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What are the medical uses of the African pygeum tree? What are its effects?

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enotes | Valedictorian

Posted January 30, 2014 at 10:52 PM via web

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What are the medical uses of the African pygeum tree? What are its effects?

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jamie-wheeler | College Teacher | eNotes Employee

Posted February 18, 2014 at 4:32 PM (Answer #2)

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The African pygeum (Genus and species name Prunus Africana) is a type of evergreen tree found in the higher elevations of southern Africa. It is also known by the names “African plum tree,” “pygeum africcnuum,” or just “pygeum.” A member of the rose family, (“Rosacea”), the African pygeum grows to heights of up to one hundred and fifty feet (or 46 m). The bark from this tree has been found beneficial in treating men with prostate difficulties, especially the condition known as “prostatic hypertrophy,” (or BPH), a problem afflicting many men. BPH causes the prostate to enlarge, and, if left untreated, can obstruct the urinary tract, leading to urinary tract infections, urinary frequency, urinary retention, and often causes insomnia.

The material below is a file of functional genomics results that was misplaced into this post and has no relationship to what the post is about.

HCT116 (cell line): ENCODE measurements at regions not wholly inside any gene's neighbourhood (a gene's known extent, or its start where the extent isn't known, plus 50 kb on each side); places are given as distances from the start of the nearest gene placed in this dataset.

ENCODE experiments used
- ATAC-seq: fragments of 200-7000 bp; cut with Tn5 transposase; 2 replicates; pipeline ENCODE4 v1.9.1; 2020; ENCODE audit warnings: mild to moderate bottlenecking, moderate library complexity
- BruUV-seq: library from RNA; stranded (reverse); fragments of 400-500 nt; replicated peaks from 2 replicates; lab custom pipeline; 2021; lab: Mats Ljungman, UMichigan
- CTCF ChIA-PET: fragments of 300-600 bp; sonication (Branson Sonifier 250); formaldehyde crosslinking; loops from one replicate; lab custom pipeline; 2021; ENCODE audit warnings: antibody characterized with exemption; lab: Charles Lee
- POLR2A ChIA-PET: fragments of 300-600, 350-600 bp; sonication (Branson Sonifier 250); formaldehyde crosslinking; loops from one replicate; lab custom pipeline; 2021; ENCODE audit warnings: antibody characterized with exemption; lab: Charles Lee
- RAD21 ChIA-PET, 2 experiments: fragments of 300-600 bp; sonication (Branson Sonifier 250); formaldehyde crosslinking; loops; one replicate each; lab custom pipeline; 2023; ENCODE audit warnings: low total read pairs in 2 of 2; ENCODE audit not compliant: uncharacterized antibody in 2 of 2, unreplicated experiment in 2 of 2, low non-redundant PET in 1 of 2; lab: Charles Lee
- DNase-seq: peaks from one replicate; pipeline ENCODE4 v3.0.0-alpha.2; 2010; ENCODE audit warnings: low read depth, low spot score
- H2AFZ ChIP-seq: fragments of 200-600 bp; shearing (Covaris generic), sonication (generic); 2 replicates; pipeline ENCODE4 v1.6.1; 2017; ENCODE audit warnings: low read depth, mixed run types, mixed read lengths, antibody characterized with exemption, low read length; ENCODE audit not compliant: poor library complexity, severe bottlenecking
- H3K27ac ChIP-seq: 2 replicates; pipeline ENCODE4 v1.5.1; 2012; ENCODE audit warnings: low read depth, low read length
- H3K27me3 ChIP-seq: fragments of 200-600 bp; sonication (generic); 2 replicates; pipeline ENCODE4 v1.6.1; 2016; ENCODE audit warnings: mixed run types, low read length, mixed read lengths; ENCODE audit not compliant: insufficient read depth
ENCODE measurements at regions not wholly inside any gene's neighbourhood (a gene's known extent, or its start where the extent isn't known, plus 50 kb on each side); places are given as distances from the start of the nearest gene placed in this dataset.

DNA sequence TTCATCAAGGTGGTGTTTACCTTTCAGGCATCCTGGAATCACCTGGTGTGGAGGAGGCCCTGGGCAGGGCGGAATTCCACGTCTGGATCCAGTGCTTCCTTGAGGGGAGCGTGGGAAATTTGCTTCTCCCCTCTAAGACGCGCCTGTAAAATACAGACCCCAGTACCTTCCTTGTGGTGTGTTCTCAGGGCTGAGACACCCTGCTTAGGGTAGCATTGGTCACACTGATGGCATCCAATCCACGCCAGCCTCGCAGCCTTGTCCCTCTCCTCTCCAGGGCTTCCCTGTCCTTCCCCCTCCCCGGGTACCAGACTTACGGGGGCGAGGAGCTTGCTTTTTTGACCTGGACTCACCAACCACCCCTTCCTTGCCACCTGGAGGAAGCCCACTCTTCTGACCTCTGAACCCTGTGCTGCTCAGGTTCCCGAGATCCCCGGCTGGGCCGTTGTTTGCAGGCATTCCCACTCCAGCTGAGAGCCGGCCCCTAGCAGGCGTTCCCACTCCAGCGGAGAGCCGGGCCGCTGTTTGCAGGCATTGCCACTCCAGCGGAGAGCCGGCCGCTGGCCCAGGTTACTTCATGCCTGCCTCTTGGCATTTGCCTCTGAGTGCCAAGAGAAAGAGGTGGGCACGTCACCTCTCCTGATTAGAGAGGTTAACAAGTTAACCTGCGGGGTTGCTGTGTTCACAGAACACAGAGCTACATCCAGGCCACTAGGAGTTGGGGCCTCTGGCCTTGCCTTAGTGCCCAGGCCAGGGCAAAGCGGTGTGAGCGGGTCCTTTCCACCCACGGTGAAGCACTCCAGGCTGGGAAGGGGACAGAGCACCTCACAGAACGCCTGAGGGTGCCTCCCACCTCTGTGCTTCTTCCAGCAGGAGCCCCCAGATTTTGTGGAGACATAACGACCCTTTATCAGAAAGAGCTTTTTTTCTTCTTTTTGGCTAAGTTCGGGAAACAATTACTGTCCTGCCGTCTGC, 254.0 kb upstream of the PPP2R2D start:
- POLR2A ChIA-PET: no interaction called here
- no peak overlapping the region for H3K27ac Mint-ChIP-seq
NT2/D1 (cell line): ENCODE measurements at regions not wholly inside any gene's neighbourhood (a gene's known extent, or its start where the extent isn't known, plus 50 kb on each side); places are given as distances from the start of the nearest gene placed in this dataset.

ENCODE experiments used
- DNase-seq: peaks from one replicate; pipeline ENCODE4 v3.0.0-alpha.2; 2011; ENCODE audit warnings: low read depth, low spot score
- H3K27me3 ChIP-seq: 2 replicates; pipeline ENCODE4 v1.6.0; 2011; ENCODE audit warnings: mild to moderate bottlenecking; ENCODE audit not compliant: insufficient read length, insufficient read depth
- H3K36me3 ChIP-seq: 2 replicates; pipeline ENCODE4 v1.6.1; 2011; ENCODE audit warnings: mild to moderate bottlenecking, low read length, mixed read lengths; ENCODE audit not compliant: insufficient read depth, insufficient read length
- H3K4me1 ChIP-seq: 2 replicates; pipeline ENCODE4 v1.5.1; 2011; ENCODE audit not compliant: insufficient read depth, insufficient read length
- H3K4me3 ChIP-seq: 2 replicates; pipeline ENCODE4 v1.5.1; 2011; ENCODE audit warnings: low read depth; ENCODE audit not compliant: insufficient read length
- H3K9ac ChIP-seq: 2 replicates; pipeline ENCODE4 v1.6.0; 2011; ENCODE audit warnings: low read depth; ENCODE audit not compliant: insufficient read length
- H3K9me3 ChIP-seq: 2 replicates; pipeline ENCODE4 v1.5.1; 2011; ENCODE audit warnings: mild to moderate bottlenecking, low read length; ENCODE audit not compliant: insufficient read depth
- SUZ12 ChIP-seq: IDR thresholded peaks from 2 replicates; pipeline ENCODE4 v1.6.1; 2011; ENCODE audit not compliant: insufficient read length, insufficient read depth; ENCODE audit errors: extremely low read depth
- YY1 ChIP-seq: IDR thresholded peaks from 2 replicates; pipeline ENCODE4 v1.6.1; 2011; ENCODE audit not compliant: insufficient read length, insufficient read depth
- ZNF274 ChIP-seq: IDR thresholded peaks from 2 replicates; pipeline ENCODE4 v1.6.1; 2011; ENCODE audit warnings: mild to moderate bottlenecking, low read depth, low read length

Some of the benefits of the pygeum oil is that it acts as an anti-inflammatory. In addition, it reduces the swelling causes by excess fluids (known as “edema”); it also reduces hormone prolactin levels. Moreover, it significantly “lowers and inhibits cholesterol activity within the prostate.” Cholesterol has been proven to increase of prostatic cells (“dihydrotestosterone” or “DHT”). Elevated BPH levels is linked to increased size and increased density of the prostate. The prostate causes the man to have frequent urges to urinate in small volumes, and an inability to completely empty the bladder. Elevated BPH also leads to bladder infections, edema, inflammation, and can lead to prostate cancer.

The oil found in the bark of the African pygeum contains oils that have a number of active ingredients, including fatty acids and waxes. It’s chief biological activity comes from a compound called “phystosterol,” Plant sterols, called “phytos,” are similar in construction to cholesterol, but most as effectively absorbed by the body through diet. The strength of phystosterols, however, is biologically akin to those of hormones, meaning that a tiny amount is all that is necessary to trigger a response. Studies on the use of pygeum have also found that both blood sugar levels and immune functions improve.

While medicinal use of pygeum is relatively new to the United States, it has been used in Europe since at least the 1700s. Today, it continues to be imported to the United Kingdom and to the United States for treatment of PBH. Some of the most enthusiastic users of pygeum are in France, were its use in treatment for BPH is reportedly 80%.